"They say dead men don't talk, but if you listen, they do."
As a lieutenant in the LAPD, homicide detective Peter Decker doesn't get many calls at 3 a.m. unless a case is nasty, sensational - or both. Someone has broken into the exclusive Coyote Ranch compound of billionaire developer Guy Kaffey and viciously gunned him down, along with his wife and four employees. A well-known figure on both the business and society pages, Kaffey, with his sons and his younger brother, Mace, built most of the shopping malls in Southern California and earned a reputation for philanthropy, donating millions to worthy causes. It doesn't take long for Peter, his trusted detectives Scott Oliver and Marge Dunn, and the rest of his homicide team to figure out that the gruesome killings must be an inside job. Things become even more entangled when they discover that Kaffey's largesse had included organizations that extended second chances to delinquents, many of whom Kaffey had hired for his personal security. But was the job pure murder/robbery or something even more twisted?
A developer of Kaffey's magnitude doesn't make billions without making more enemies with blood grudges. With leads taking the team across L.A., up and down the Golden State, and into Mexico, Decker is plenty busy - and plenty thankful not to have to worry about his wife, Rina Lazarus, getting caught up in this deadly case. Rina is out of harm's way, serving on a jury at the courthouse. But then a chance encounter with a court translator who needs her help leads Rina into the terrifying heart of her husband's murder investigations - and straight into the path of a gang of ruthless killers. To protect Rina, Decker must find his prey before death unites his two worlds.
©2009 Plot Line, Inc.; (P)2009 HarperCollins Publishers
I don't know what it is about Decker and his family but I find them such nice people that I listen happily to the books as if the narration weren't really about murder and mayhem (which they are). The courage and genuine humanity of the Decker family influences my experience of the book. The story is good, not great - but good enough to make me read on.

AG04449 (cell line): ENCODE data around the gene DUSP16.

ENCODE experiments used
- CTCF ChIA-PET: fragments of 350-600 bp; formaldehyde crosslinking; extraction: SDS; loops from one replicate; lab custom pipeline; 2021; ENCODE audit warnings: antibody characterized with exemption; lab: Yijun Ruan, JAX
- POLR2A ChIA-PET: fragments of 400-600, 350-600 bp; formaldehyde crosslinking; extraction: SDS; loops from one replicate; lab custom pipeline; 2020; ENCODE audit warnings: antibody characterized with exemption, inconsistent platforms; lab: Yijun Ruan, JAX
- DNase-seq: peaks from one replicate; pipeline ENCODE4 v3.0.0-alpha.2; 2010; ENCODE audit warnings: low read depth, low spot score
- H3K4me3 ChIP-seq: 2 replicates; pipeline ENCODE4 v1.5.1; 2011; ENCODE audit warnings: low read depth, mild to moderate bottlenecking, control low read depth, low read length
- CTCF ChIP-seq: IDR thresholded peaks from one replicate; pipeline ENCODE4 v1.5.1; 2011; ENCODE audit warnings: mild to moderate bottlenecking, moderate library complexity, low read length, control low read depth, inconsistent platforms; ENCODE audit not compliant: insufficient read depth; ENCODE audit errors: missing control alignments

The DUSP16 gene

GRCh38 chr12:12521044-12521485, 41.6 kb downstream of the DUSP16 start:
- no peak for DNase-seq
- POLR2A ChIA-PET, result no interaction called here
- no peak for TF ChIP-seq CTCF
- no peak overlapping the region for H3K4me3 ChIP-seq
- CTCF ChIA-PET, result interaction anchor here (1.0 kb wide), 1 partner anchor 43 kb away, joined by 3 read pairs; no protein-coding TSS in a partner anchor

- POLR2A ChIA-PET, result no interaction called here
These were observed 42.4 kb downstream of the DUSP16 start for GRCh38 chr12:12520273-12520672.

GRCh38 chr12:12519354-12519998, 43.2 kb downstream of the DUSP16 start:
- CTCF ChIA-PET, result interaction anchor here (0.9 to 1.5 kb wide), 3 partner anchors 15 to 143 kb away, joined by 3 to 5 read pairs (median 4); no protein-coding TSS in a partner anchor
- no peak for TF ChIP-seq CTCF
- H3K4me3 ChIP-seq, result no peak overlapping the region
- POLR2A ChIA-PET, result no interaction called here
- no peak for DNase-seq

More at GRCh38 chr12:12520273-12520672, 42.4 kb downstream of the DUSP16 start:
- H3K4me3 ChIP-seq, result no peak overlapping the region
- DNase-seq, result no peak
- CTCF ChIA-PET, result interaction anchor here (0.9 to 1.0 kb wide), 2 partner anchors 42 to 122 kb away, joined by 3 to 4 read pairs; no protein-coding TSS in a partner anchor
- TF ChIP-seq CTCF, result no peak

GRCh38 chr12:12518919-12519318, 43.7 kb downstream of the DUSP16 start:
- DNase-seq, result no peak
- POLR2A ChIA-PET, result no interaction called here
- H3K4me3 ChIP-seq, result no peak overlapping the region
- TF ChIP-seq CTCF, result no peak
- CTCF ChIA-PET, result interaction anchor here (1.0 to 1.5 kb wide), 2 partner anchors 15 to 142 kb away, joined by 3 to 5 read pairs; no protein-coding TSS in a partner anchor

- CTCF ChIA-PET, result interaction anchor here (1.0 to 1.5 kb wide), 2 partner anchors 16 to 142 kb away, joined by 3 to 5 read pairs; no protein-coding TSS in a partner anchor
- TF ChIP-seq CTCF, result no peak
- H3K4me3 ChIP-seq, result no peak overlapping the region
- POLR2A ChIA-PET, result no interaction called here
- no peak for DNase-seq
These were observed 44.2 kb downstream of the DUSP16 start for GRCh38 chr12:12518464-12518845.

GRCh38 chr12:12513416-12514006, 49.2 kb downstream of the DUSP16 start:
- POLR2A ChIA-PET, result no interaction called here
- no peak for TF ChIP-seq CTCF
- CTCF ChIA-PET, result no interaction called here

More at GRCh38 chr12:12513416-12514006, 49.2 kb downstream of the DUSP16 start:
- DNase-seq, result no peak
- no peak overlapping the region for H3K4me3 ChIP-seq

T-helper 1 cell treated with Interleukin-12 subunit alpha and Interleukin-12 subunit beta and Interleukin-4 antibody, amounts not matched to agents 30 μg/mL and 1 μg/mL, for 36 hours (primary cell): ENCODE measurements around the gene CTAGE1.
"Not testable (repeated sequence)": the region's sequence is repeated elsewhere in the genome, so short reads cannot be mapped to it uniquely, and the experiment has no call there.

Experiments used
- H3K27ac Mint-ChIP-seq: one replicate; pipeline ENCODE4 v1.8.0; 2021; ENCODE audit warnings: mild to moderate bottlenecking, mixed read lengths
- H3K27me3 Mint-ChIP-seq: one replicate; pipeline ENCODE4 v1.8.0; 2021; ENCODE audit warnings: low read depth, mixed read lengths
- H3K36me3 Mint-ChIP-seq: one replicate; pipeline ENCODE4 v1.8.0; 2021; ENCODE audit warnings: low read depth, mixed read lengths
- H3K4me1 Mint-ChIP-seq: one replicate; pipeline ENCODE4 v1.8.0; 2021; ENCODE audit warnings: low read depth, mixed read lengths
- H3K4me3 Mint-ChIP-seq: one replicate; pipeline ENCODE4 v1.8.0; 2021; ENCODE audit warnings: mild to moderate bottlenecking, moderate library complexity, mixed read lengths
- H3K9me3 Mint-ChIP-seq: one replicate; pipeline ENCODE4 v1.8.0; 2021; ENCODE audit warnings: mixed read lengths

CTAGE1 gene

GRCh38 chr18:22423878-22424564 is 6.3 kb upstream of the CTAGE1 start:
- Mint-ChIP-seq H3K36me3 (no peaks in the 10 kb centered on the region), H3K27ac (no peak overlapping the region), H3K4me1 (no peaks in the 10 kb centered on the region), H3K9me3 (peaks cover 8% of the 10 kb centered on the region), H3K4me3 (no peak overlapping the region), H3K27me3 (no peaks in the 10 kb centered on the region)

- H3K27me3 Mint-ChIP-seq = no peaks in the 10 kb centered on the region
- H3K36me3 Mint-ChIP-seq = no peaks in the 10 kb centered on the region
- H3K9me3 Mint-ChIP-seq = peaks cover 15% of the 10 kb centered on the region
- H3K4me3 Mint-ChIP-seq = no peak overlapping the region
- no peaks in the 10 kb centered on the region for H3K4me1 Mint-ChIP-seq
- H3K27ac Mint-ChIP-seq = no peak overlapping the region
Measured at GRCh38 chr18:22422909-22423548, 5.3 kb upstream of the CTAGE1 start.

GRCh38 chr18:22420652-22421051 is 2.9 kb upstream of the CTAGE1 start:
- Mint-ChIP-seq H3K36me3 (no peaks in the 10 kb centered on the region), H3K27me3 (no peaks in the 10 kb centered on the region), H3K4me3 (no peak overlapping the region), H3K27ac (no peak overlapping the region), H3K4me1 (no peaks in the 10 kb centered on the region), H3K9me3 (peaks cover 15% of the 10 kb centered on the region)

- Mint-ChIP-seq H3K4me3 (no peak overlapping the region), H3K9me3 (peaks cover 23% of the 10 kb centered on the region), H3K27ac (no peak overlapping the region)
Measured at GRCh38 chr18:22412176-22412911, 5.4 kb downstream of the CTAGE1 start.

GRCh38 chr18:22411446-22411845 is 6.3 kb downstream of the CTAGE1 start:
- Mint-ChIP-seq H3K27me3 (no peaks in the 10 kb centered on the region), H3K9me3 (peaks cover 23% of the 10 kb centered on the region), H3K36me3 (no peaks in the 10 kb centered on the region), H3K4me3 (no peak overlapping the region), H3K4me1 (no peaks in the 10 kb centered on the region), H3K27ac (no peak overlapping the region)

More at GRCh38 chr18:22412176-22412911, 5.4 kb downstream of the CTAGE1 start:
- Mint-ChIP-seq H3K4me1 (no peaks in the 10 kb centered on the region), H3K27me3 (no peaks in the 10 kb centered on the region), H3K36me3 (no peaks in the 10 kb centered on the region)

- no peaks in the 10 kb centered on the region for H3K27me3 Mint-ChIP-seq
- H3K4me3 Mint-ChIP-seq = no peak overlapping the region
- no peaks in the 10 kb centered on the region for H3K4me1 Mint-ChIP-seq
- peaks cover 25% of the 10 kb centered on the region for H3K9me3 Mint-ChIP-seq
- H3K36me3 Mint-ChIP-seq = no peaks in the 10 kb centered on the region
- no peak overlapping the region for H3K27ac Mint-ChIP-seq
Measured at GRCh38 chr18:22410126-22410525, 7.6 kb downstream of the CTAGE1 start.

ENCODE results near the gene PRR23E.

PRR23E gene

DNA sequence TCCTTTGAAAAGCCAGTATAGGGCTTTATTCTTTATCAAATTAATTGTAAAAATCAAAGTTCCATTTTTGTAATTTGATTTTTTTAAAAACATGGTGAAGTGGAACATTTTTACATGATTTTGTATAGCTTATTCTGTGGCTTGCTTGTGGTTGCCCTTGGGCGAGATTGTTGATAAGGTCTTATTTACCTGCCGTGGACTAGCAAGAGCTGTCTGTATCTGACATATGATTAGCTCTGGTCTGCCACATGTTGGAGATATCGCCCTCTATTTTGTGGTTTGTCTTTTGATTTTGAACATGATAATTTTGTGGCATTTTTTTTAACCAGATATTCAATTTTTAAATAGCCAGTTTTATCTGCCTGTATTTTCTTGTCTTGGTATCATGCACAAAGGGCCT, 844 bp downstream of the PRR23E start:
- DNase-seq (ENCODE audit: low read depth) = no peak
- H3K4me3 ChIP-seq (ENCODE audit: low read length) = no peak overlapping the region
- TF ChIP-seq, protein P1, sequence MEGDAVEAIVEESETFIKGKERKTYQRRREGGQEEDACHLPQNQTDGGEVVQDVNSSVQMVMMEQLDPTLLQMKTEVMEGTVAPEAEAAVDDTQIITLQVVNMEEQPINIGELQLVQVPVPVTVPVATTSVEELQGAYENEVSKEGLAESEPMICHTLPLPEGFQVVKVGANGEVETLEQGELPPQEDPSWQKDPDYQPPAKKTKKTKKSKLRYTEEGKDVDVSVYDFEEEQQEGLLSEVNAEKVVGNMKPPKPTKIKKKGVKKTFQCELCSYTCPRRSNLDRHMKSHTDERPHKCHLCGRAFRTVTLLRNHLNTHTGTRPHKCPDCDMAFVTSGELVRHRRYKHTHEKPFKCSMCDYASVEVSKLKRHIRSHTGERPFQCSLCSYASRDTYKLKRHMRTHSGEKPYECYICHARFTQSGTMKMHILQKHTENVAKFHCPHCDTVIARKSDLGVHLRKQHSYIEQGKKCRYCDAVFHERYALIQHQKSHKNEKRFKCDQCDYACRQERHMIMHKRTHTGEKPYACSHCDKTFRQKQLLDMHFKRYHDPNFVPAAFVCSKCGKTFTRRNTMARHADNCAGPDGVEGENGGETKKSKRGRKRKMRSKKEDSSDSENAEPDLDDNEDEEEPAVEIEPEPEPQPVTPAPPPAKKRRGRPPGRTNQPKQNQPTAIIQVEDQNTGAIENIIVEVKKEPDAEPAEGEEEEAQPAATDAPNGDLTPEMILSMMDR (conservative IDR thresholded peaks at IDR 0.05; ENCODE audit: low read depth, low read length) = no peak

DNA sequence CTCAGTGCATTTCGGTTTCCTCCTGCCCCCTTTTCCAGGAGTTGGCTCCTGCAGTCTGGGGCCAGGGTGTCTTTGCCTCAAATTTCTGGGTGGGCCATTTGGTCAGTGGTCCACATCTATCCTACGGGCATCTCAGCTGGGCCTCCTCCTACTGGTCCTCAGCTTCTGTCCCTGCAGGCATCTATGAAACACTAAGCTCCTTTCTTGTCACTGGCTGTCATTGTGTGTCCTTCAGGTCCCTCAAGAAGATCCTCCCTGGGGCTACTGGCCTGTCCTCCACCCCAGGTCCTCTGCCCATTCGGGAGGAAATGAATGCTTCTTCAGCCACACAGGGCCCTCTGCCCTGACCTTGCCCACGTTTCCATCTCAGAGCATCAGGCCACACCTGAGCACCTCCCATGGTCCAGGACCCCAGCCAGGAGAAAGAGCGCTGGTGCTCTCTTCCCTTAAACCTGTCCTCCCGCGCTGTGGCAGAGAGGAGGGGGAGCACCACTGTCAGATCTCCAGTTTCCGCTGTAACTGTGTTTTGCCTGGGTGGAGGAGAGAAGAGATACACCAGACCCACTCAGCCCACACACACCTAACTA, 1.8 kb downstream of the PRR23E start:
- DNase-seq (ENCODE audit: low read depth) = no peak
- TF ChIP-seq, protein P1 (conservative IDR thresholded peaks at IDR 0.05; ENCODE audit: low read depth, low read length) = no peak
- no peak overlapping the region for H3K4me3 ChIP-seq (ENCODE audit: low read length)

I've liked many of Kellerman's books, but this one is just awful. The dialogue sinks to the level of stupid and totally unnecessary, as if the author were trying to reach a page limit and needed filler. The story is uninteresting and slow, and the narrator's voices make several of the main characters sound like cartoon characters. The book is really not worth listening to.
I've been reading these books since forever, and this is my first time listening to them. I'm not sure if I would have enjoyed it more if I'd been reading, but the point is moot since I have more time to listen than I do to read these days. I enjoyed the story, enjoyed catching up with all the characters. Not sure the narrator was my favorite, but he didn't ruin it for me -- just made me question whether the dialog sounded so 'flat' in print. Way too many Peter said, Rina said, Hannah replied -- didn't really add to the story. I did enjoy the story, it was suspenseful most of the way through and interesting until the end.
But hours spent with either Kellerman are always worthwhile so this won't be my last.
The narrator does such a terrible job with character voices that this story was spoiled for me. I have read all of the Peter and Rina stories and will go back to the print format before I listen to anything else with this narrator. I have read other reviews where people have disliked the narrator and have hesitated about downloading the audible format, but it has usually only taken a few minutes for me to adjust to a new reader and I am fine. This guy might be acceptable reading a text book but never fiction.
I did not finish this book. Nor did I get very far. The narrators voice is annoying and it's very hard to tell one character from another. The "he said's" "she said's" almost drove me crazy. There were no pauses or distinctions between chapters or change of scenes. Made it very hard to know where you were in the story.
The narration is so bad I couldn't get into the story. As a rule I like Kellerman's books. Hopefully it will be better in print.
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